Republican lawmakers in the Assembly and Senate have introduced nearly a dozen bills that would, among other things, provide $500 million to pay state debt and $275 million in assistance for small businesses.
The package of legislation introduced by Republican lawmakers represents an alternative plan for how to spend more than $3 billion directed to the state of Wisconsin through the latest federal stimulus. The Republican plan includes $1 billion in property tax relief, $500 million for broadband expansion and $150 million to aid nursing homes — priorities Assembly GOP lawmakers outlined earlier this week.
It’s unlikely, however, that any provisions of the plan will be implemented by Democratic Gov. Tony Evers, who has virtually exclusive power over how the federal funds can be used.
Evers announced Monday he would direct $2.5 billion in spending toward economic relief for families, workers and small business owners, which includes $50 million for the tourism industry and $600 million to support businesses affected by the pandemic. Evers also is planning to spend $500 million on the state’s pandemic response efforts, and $200 million for infrastructure, with a large portion of that going toward expanding broadband access.
In any event, Republicans have introduced their competing plan, much of which could be introduced in their state budget proposal later this spring, where they will have much greater say over what is eventually passed. Still, spending levels in the state budget may not match how GOP lawmakers have proposed to spend the federal funds.
The major outlines of the plan would be to provide aid to Wisconsin households in the form of property tax reimbursement equivalent to 10% of property taxes returned to all property owners, including commercial ones. Republicans also want to use $500 million of the stimulus to reduce state debt by retiring $250 million in public debt in the 2021-22 fiscal year and allocating $250 million for the retirement of transportation revenue bonds.
In addition, Republicans want to provide $275 million in assistance to small businesses through grants, $200 million of which would be allocated by the Republican-controlled budget committee.
Like Evers, Republicans also are prioritizing tourism by proposing to direct $50 million to the embattled industry and $25 million toward amusement parks.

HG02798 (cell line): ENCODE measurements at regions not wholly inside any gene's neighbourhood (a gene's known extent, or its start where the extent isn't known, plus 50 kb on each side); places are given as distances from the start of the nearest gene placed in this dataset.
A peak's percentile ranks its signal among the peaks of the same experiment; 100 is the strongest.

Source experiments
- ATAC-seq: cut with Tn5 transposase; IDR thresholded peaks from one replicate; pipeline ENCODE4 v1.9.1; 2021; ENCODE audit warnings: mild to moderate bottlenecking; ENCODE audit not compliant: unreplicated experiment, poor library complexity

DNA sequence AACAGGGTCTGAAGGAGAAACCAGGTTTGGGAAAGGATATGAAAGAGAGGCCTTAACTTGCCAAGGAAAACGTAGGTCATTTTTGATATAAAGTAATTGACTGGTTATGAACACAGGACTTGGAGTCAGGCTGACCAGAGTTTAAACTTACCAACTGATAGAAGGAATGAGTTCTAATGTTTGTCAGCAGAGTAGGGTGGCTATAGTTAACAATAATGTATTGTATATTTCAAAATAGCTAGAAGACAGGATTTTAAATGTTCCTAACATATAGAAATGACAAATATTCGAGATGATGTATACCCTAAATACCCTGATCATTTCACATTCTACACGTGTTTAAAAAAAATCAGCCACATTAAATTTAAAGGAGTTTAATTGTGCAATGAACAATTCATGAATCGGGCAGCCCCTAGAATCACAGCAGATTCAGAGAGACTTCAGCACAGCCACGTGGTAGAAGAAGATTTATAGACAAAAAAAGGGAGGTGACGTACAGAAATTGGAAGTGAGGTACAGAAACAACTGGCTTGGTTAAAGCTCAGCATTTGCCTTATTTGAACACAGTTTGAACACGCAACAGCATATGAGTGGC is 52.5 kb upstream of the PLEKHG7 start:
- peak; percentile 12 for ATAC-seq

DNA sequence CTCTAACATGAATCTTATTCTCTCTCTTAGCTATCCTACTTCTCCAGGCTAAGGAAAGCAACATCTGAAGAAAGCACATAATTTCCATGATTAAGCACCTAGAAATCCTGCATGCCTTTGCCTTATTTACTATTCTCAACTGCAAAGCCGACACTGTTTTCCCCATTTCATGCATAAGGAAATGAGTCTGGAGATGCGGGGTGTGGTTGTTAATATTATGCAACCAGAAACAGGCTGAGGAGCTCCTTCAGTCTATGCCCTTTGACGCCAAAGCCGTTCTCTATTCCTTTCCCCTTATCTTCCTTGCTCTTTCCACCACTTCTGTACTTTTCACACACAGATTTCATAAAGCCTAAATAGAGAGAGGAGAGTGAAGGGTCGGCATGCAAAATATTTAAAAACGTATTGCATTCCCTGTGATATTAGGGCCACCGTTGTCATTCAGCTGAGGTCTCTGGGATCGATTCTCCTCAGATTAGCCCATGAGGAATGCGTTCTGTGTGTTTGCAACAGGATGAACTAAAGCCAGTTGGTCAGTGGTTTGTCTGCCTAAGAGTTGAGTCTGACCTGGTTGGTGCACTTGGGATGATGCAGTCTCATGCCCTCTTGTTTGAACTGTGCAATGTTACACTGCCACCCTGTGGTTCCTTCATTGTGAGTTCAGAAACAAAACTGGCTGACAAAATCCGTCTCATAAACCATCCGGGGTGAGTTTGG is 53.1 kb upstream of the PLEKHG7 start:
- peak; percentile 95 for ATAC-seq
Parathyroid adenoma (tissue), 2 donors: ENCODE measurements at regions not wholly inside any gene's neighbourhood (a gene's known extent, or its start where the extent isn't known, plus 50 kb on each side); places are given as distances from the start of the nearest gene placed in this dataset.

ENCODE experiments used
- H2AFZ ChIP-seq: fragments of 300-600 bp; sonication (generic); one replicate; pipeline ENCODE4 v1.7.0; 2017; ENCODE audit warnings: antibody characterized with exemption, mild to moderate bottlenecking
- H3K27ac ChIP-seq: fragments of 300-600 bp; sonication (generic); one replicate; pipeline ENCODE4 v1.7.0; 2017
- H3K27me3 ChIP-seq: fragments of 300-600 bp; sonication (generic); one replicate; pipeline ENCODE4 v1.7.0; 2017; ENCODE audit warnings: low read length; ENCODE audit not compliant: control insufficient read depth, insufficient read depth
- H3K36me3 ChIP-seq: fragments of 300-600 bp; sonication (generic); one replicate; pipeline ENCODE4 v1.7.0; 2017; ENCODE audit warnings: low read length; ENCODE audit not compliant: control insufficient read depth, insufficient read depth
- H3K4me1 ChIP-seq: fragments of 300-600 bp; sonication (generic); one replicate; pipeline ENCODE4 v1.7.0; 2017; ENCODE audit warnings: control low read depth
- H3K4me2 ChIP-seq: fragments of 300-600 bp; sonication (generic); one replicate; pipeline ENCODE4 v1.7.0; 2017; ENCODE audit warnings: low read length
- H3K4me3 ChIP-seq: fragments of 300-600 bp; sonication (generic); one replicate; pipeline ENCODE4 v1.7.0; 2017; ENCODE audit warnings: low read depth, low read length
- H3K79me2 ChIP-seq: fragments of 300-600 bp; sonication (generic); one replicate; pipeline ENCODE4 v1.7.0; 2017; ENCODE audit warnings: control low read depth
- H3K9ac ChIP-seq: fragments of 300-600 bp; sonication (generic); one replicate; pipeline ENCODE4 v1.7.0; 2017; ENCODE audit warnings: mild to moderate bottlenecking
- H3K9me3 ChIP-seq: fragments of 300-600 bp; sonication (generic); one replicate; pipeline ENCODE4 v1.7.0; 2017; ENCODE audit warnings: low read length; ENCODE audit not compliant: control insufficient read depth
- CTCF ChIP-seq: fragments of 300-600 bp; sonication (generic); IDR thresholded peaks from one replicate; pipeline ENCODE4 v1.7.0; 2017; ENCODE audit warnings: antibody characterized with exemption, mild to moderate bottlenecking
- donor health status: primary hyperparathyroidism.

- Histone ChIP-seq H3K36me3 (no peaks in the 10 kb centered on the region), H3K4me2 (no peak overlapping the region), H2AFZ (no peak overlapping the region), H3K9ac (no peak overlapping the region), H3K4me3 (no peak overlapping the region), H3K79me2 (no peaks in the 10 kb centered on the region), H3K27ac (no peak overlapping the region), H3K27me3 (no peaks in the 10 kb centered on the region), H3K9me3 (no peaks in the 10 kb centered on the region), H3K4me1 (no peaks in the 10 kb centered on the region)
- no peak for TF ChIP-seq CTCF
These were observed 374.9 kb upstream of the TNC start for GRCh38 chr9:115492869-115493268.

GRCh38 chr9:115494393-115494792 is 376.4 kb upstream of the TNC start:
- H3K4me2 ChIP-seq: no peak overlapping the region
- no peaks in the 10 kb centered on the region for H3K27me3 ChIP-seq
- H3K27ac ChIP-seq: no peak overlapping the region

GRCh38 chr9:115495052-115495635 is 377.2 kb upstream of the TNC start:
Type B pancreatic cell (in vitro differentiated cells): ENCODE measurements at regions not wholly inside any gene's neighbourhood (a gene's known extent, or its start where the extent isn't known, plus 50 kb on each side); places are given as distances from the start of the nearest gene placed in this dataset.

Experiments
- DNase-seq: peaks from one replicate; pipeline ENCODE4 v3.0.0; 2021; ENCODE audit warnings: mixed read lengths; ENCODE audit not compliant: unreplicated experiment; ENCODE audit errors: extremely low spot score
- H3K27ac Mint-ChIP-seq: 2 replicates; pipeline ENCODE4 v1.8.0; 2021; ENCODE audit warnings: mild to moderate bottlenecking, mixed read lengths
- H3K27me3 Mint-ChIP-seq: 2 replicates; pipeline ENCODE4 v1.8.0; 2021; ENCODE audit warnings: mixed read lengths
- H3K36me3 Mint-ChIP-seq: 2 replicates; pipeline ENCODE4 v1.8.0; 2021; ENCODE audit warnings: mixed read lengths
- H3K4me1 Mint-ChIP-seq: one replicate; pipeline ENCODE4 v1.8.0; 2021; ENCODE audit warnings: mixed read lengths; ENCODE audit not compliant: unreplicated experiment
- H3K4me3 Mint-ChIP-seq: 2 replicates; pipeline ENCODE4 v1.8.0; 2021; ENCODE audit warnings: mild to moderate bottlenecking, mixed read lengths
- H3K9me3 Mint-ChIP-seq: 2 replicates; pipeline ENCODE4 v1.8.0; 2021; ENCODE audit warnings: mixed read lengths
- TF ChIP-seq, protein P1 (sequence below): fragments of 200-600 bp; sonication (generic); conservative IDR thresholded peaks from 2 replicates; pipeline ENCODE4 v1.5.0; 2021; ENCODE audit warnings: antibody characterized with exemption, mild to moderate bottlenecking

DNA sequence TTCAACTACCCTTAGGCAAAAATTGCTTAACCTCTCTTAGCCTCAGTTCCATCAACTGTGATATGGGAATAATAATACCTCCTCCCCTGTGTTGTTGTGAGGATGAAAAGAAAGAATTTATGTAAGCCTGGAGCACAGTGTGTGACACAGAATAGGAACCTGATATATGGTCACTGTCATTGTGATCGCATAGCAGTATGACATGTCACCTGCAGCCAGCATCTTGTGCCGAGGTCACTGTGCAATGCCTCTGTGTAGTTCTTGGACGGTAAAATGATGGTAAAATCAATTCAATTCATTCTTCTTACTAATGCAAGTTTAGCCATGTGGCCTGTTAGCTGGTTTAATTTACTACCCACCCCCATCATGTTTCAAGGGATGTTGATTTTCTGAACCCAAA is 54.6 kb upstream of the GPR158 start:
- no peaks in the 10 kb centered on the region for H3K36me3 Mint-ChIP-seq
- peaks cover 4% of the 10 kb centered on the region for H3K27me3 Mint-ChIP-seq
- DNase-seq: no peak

Republicans would also direct $100 million in economic assistance to rural Wisconsin via economic development assistance and farmer assistance.
A big chunk of the money, $309 million, would go toward funding local roads by providing $1 million to each of the 72 counties, and $1,000 per road mile to every city, village and town in the state.
The GOP’s $500 million broadband proposal would allocate $125 million per year for the effort through 2024. Republicans would also allocate $61 million to address water infrastructure and $68 million for emergency medical services and mental health.
6 lives disrupted: How COVID-19 changed Madison
The torrent of disruption to daily life over the past year has been inescapable.
Calendar squares filled with weddings and events cleared. Vacations vanished. Schools shuttered and hand sanitizer was in short supply. We learned new words, like social distancing, herd immunity and doomscrolling.
COVID-19 affected every person, every family. It's taken nearly 6,500 Wisconsinites from us, including 278 in Dane County.
Here are six stories from people whose lives and jobs changed over the past year.
“Reporting the death counts out day after day was draining,” she said. “It felt like I was announcing a funeral every day.”
"I was getting my work done from 9 p.m. to 3 a.m. every day," she said.
Rev. Marcus Allen knew what bringing everyone together could do for their spiritual and mental health. But each time he considered reopening the church, COVID-19 cases surged.
"We’re used to taking whatever comes through the door," said nurse Maria Hanson, who started journaling about the pandemic soon after treating the patient.
"It’s a risk vs. reward thing and I risk my life to save others," said Brandon Jones, who always worried about bringing the virus home to his wife and two kids.
“Usually a funeral is a major step in understanding that a life was lived and the person is now gone,” he said. “If families don’t get that, it’s just really hard.”